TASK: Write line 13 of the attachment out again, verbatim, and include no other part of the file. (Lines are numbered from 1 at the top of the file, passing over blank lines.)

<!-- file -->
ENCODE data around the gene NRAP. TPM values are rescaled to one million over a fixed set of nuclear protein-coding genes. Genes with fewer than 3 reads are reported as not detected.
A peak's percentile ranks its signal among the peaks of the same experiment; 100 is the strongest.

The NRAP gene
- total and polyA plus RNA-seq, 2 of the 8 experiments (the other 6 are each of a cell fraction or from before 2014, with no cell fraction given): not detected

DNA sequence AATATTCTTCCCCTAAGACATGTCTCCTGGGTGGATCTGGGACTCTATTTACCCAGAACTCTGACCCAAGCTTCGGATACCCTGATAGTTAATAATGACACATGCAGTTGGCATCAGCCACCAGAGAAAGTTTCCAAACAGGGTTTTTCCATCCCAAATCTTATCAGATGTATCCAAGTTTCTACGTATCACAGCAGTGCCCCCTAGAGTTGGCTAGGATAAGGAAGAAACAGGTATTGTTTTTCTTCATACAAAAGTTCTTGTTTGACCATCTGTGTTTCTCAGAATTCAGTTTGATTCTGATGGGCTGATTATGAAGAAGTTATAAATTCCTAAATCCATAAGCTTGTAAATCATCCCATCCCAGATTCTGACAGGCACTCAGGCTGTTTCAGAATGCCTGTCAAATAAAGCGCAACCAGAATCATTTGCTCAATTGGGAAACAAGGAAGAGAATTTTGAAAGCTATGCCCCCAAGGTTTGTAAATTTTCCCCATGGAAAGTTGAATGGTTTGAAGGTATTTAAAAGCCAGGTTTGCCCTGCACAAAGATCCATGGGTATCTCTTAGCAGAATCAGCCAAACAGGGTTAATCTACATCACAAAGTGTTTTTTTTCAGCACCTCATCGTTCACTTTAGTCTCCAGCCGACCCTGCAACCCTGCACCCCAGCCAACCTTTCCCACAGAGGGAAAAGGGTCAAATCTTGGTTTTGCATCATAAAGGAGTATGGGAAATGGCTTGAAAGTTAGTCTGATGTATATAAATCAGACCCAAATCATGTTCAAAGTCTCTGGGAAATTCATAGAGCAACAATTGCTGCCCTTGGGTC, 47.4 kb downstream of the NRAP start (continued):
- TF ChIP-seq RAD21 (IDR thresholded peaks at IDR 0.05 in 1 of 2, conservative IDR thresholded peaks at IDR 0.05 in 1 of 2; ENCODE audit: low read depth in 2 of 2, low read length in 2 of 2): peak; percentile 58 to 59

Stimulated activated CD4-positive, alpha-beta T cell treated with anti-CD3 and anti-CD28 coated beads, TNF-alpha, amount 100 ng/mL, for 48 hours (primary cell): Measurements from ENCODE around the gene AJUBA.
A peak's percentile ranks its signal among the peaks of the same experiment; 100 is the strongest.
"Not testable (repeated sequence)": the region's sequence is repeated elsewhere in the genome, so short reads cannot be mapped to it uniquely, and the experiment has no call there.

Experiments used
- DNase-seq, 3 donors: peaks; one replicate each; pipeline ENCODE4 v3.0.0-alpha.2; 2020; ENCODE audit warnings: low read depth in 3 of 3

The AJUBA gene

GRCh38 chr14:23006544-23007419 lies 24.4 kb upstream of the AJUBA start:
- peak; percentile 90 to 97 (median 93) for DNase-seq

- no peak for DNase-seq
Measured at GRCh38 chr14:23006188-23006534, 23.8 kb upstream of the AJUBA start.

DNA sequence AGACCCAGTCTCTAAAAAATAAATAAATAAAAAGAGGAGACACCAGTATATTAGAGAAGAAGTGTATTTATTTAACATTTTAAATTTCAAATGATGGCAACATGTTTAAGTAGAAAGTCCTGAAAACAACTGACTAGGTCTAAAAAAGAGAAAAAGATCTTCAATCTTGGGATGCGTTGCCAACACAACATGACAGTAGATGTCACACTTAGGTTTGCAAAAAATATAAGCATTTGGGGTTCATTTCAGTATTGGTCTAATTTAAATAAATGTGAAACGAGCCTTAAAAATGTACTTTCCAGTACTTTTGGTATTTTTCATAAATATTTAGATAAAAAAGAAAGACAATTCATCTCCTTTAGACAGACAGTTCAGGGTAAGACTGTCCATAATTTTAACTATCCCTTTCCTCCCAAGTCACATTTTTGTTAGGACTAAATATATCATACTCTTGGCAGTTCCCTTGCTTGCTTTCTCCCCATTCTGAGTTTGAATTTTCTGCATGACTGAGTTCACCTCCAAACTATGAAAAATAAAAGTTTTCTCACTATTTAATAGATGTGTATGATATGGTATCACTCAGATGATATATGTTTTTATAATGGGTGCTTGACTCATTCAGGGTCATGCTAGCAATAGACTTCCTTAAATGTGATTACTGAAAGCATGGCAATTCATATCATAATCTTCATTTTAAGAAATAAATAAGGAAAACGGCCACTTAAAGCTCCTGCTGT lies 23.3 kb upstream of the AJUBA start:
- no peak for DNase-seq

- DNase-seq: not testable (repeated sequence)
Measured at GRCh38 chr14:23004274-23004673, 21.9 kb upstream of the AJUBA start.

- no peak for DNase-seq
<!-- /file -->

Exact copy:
GRCh38 chr14:23006544-23007419 lies 24.4 kb upstream of the AJUBA start: